-Jim
Post #836906
Posted Sunday, December 20, 2009 12:29 PM
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Jim,
Are you sure your machine has the required specs for SQL Server 2005? I run the developer edition, which is obviously the Enterprise Edition w/ developer licensing, and I absolute love the new management studio. For starters, the new Visual Studio like design makes developing and performing Admin across all SQL modules obviously so much easier. I can have a connection open to the Database Engine, SSAS, SSRS and SSIS at the same time with no latency. My machine is an early 2008 HP laptop with a 2.5Ghz core 2 duo and 4 GB of 800Mhz RAM, so maybe I'm just more well equipped but even when running Vista I was zipping along at a more than fast enough clip. I am runing Windows 7 Professional and see some performance gain. It's really noticable at times, like when firing up often used apps.
As for teh number of clicks, I'm not sure I follow? I fire up SSMS and click once to connect (as you have to with EM) to the Database Engine, one click to open security and another for logins? Really not a lot of difference. The databases are inside of "databases" folder but that just makes sense and keeps the console organized. The solution explorer, and all other explorer windows are a God send.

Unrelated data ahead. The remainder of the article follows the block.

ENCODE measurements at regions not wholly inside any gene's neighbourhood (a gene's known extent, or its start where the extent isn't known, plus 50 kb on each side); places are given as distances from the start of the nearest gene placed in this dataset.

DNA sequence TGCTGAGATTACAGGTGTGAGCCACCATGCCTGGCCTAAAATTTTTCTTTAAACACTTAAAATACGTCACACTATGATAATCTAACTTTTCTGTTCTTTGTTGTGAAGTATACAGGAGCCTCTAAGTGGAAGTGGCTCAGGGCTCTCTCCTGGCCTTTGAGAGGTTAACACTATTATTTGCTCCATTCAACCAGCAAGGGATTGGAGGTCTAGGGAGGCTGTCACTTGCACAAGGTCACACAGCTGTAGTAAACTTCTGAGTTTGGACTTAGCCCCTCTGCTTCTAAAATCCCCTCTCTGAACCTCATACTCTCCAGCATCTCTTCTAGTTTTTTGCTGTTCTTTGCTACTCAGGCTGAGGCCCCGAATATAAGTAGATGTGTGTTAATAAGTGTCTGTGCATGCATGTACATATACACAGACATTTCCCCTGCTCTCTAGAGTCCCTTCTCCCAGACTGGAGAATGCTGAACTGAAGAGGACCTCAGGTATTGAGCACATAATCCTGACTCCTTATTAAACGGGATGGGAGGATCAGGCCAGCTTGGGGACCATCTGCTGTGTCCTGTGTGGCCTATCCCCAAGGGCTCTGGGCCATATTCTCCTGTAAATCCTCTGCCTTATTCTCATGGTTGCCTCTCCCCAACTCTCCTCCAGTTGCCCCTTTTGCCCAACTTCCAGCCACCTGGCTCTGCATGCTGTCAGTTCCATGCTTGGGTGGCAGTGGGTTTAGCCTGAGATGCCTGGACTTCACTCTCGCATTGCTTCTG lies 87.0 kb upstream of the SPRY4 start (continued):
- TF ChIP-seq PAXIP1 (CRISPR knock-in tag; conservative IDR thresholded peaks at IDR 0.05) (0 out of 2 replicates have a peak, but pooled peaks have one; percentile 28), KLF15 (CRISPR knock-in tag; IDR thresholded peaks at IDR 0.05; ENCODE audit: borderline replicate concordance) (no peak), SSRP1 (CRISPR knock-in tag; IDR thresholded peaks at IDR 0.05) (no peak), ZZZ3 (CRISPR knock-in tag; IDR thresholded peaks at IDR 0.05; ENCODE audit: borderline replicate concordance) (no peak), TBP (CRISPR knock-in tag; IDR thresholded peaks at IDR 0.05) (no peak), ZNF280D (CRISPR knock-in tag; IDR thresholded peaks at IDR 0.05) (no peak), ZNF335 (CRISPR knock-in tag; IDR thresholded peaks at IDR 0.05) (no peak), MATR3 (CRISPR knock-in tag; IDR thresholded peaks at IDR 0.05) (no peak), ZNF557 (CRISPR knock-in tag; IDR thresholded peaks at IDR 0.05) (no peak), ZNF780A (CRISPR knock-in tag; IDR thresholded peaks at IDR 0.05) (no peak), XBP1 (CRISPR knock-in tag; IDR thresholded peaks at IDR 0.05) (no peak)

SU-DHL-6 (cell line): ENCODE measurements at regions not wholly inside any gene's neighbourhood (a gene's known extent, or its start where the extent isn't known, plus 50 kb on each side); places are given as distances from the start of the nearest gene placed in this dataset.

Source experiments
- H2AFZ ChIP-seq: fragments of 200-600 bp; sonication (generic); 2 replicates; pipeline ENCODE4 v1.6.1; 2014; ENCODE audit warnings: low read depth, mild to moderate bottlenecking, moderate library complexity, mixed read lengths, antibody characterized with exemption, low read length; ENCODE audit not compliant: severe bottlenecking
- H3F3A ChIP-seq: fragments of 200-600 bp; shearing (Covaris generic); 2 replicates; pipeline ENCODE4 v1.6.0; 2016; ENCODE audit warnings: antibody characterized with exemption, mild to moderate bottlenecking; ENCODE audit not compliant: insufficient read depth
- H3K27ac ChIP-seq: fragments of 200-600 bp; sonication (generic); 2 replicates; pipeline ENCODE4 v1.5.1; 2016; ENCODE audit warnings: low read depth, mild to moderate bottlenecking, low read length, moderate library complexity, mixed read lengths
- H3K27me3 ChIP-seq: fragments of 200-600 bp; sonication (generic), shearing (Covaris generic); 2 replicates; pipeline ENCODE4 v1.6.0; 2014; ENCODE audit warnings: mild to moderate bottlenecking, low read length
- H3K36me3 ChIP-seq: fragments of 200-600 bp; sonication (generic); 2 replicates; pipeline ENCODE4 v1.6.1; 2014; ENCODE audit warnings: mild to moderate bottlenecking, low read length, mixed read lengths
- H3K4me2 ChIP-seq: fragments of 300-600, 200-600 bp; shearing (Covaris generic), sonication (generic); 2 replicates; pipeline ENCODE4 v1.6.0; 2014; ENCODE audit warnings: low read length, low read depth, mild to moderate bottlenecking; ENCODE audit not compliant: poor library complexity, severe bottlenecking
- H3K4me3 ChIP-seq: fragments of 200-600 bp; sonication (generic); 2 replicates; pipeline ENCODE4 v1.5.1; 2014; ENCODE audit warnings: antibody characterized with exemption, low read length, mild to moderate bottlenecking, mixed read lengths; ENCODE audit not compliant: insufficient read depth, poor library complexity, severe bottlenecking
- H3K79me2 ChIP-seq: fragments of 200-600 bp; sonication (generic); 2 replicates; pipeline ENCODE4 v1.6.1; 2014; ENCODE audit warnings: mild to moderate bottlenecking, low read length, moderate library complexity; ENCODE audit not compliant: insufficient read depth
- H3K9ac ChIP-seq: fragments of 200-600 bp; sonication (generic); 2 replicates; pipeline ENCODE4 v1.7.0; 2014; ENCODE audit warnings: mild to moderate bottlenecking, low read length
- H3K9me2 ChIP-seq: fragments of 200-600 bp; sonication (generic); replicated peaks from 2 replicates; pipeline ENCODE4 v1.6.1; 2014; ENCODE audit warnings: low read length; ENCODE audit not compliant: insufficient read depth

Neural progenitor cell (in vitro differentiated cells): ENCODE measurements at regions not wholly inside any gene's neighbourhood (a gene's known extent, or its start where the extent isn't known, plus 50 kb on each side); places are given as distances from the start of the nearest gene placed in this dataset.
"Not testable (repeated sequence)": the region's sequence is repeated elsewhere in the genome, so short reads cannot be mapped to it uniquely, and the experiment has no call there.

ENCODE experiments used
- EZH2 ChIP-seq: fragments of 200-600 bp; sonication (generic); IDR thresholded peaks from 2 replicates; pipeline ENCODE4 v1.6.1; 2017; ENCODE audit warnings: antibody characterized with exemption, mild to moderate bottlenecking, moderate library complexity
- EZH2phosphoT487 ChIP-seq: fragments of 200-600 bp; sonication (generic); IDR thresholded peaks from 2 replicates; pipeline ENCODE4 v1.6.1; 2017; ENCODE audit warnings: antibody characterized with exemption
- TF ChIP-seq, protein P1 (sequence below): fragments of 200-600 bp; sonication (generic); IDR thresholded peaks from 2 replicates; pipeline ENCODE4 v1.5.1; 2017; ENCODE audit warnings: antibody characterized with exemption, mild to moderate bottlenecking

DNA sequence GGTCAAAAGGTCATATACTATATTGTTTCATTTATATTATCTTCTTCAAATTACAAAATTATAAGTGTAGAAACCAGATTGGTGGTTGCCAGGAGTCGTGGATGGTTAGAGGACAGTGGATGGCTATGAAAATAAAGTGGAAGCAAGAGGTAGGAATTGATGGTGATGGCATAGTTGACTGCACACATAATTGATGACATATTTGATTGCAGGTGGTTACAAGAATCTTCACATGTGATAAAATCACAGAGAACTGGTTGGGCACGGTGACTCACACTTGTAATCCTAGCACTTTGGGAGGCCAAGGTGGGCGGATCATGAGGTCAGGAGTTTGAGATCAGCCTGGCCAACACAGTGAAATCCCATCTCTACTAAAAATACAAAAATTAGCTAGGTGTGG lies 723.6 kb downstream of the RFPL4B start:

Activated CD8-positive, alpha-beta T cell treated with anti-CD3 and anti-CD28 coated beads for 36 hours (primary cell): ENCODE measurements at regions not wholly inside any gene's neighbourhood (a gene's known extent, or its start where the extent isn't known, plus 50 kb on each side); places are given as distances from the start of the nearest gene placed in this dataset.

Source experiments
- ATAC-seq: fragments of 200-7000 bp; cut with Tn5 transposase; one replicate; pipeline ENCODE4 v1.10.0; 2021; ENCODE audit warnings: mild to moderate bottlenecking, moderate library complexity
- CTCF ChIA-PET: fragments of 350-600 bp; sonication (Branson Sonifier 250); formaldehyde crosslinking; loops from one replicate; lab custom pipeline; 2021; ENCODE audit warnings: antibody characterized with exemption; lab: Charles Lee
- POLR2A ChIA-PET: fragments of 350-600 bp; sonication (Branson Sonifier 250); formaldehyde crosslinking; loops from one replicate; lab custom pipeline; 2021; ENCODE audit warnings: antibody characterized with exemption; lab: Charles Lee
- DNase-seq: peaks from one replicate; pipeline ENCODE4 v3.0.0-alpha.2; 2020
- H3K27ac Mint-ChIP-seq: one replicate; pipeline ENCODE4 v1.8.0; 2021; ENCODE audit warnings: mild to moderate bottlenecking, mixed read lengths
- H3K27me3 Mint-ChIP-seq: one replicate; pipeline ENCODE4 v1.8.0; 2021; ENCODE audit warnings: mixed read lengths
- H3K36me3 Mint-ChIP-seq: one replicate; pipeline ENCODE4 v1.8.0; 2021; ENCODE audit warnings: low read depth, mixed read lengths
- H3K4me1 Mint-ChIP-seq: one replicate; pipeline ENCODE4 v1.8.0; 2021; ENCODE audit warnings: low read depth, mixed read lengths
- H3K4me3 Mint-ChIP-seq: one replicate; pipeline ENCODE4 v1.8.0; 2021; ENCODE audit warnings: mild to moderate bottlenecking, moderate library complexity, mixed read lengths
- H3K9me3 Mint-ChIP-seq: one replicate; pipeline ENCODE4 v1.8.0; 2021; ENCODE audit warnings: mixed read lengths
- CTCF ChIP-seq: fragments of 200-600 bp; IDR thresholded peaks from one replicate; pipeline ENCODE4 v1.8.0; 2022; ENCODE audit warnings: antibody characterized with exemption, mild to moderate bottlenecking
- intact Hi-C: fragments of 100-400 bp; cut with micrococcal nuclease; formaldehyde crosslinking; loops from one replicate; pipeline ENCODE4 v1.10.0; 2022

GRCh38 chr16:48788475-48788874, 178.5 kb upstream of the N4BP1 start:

I don't know anyone, besides you ;) that doesn't think SQL 2005 management studio is light years ahead of the 2000 UI.
Having query analyzer there, with tons of MDX and troubleshooting tools at your fingertips, as well as Admin tools is awesome. In the long run, the old EM required me anyway, many more clicks and really click count is not a good measure. When you click say 5 times, right in the same area of the screen w/o bringing up new windows and having to reoriant and now switch between windows (if you use SQL for more than one thing you end up with several windows on your task back and lot's for switching back and forth. I have said so long to that old school UI and love the console.
with respect,
Jerry